SecAF Outlines Top Priorities in Visit to Kirtland

Secretary of the Air Force Deborah Lee James speaks to attendees at the Center for a New American Security's, "Women and Leadership in National Security," in Washington, D.C., March 4, 2015. (U.S. Air Force photo/Scott M. Ash)
Secretary of the Air Force Deborah Lee James speaks to attendees at the Center for a New American Security's, "Women and Leadership in National Security," in Washington, D.C., March 4, 2015. (U.S. Air Force photo/Scott M. Ash)

KIRTLAND AIR FORCE BASE, N.M. -- In a visit to Kirtland Air Force Base March 9-11, Secretary of the Air Force Deborah Lee James visited Airmen, learned more about the installation's missions and shared her top three priorities.

James, who has been in her position for 15 months, said visiting bases and meeting with Airmen directly is one of the best parts of her job. In addition to visiting informally with Airmen, to hear from them first hand, she spent time at the Air Force Nuclear Weapons Center, the Kirtland Munitions and Maintenance Storage Complex, the Air Force Safety Center, the Air Force Inspection Agency, the 58th Special Operations Wing, the Air Force Research Laboratory and more.

"There is a lot going on at Kirtland," James said. "The missions that go on here, specifically some of the training missions, are crucial to our readiness."

James said her top priority is taking care of people. She said in her 34 years of defense-related jobs, the one thing she's learned is that great people always fuel great organizations.

"I've always put people first," she said. "You can have the best technology, the best ideas, the best everything and if you haven't got the best people -- if they are not trained, they are not motivated, they don't want to stick with you -- you're going nowhere."

She said the Air Force, in terms of numbers of people, is the smallest it has ever been, but she and other senior leaders are working to curb downsizing. She said there will be no more involuntary separations.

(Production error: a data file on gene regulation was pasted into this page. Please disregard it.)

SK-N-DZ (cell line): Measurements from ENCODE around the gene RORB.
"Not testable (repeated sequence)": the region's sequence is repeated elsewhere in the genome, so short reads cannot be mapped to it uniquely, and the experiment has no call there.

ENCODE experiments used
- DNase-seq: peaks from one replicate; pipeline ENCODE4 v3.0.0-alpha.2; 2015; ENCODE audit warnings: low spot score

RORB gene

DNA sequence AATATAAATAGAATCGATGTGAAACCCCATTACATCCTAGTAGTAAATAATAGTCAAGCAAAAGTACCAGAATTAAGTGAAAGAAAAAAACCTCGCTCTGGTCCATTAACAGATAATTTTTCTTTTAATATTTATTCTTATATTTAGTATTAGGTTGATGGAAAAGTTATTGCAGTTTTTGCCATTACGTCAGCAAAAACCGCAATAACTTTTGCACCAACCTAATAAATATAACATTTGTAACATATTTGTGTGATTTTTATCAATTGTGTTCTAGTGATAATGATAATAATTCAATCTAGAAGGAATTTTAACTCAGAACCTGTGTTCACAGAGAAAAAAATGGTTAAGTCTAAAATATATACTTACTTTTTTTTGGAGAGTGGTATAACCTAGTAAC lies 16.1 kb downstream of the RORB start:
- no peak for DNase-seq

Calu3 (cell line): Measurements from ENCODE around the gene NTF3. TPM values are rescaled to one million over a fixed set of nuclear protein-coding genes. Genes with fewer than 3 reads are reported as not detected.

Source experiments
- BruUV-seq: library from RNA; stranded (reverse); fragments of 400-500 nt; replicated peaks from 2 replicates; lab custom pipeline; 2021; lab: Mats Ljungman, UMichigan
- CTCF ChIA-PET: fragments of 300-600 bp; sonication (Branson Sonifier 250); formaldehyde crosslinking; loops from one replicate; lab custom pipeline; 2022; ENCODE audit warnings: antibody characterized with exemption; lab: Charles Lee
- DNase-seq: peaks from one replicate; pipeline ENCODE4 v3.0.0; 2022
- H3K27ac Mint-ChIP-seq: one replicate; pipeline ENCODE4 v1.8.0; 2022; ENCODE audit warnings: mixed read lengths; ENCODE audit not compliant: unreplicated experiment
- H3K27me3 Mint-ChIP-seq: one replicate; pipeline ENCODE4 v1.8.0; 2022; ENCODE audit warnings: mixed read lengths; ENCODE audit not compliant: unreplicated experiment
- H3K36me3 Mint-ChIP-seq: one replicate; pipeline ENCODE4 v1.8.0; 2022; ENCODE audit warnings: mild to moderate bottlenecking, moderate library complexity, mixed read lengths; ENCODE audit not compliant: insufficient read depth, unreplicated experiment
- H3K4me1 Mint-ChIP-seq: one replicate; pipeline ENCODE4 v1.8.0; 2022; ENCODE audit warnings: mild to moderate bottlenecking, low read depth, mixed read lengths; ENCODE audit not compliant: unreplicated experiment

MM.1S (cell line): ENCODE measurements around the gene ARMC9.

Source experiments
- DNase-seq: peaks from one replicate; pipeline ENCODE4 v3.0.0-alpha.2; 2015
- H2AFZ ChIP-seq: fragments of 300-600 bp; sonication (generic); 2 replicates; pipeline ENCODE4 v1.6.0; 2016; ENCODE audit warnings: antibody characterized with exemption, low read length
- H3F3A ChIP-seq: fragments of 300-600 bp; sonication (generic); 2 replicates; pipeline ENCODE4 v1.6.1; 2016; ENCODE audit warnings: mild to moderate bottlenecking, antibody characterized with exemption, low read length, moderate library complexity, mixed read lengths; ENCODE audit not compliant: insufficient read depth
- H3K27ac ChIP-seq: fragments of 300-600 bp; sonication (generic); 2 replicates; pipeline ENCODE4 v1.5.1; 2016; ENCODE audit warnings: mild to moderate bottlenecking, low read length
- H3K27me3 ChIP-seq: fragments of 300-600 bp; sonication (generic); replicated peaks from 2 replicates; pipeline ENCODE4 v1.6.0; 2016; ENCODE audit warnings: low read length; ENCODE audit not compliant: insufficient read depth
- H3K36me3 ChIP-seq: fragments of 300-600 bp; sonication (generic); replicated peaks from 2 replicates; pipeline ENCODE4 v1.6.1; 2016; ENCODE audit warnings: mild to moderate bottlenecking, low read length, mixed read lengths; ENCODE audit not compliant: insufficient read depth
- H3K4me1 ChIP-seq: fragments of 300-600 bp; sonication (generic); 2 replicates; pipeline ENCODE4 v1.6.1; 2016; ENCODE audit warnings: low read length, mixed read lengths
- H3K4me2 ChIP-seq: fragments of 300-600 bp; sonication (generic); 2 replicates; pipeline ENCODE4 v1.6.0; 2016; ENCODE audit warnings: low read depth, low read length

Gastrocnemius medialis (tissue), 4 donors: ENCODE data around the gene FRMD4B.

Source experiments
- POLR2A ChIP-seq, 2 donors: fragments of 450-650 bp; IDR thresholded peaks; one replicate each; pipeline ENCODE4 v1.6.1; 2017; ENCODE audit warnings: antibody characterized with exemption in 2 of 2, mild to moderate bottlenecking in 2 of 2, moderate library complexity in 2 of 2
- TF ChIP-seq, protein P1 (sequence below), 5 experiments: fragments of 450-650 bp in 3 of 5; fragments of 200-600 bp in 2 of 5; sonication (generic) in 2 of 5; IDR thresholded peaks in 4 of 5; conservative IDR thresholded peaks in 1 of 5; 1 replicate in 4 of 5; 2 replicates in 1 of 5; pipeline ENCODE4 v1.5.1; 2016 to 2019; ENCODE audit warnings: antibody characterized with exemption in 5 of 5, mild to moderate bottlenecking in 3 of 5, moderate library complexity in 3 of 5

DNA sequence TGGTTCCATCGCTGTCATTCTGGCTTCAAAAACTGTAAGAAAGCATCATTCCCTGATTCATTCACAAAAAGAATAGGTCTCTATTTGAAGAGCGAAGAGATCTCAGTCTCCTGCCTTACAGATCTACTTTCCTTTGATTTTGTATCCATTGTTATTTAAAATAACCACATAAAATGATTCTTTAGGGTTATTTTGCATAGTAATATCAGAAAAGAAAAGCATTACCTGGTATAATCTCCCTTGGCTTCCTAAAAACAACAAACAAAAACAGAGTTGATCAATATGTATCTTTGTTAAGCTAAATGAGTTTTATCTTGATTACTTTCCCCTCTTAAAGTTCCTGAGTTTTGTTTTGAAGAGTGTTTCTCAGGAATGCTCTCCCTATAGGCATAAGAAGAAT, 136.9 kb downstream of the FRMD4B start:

Readiness, specifically striking a balance between being ready today and modernizing for the future, is the second of James' top three priorities. She said the Air Force is not where it needs to be in terms of full spectrum readiness.

"Remaining ready in this tough budget environment is difficult," she said. "Readiness is an area of investment in our budget. We are pumping more money into training, flying hours, munitions and maintenance, and range infrastructure. We are upgrading our ranges so high-end training can be more effective."

Her third priority is making sure every dollar counts.

"We cannot waste a single dollar," James said. "Money is precious and we have to spend it wisely, and sometimes we have to make some hard decisions. But we must be good stewards and provide the best value for the taxpayers' dollars at the lowest possible cost."

She said with sequestration, senior leaders will have about $20 billion less than what they anticipated. Sequestration will not only damage our national security, but the nation's defense strategy will have to be rewritten, she said.

"We simply have to lift sequestration," she said. "Our services are needed more than ever, and having more money puts us in a better position to support our priorities."

James added that it's the job of Air Force senior leaders to provide to the country the most agile, credible and affordable total force possible, so they are ultimately capable of meeting the demands that are outlined by the defense strategic guidance.

"Although we are under strain, I'm absolutely certain we are doing that (meeting the defense strategic guidance) today and are going to continue to do that in the future," James said.

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